AFTER: Speaking of audio cassettes, he attempt here is to give some insight into the mind and acting style of Brando, via the tapes he recorded, sort of a cross between an auto-biography and a form of self-hypnosis.  Frequently he imagines himself on a tropical beach, bathing in the sun, or sneaking out of the house as a child in the morning to go sit under a favorite elm tree.  The danger, of course, is that the calming nature of Brando's messages to himself could easily put viewers to sleep.  

Of course, what everyone wants to know is about method acting, the style that got him nominated for Academy Awards eight times, winning twice, for "On the Waterfront" and "The Godfather" (the latter of which he shockingly declined, due to Hollywood's portrayal of Native Americans as villains in Westerns.  He wasn't wrong, just ahead of his time in this way of thinking.)  Regarding acting, Brando singles out Clark Gable, James Cagney and other actors of the previous generation as being safe, predictable, and delivering whatever the directors feel the audiences wanted out of their performances. By contrast, Brando studied with Stella Adler so that he could breakthrough this wall of fakery, and try to deliver something more real, something with feeling.  Because the theory states that if he's feeling an emotion, he should be better able to convey that on film, even if the physical action involved equates to doing nothing.  The "method" goes back to Stanislavski, and his three pupils, Adler, Lee Strasberg and Sanford Meisner.  I bet they were a fun bunch when they all got together.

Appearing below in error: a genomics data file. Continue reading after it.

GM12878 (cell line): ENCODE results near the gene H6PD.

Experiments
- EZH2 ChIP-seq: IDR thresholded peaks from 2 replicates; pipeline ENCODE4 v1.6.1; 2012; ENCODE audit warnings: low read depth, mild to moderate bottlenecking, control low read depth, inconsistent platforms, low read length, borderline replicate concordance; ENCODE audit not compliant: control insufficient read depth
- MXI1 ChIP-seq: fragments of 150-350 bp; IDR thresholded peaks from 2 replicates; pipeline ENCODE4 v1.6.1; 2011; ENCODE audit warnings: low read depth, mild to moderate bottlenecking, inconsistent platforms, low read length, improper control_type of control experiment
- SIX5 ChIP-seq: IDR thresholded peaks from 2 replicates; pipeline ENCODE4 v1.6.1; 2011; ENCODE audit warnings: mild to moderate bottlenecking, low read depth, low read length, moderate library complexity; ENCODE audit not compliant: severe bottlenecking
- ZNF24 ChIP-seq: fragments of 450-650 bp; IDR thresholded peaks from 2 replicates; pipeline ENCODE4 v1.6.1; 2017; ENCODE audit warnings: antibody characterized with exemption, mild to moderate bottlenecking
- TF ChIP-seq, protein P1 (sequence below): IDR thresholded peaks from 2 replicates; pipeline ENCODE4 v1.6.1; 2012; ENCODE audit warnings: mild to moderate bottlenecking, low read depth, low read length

To put it another way, when performing "A Streetcar Named Desire" on stage, any actor could have come out and read the lines as written, and pretended to experience the emotions connected to them, but Brando would get out on stage, scream, cry, break dishes, punch the walls, and experience the emotions for real, all in the name of giving a more honest performance.  I wish Brando (and this film) could have touched more on what this meant to him, and how it affected him years down the road.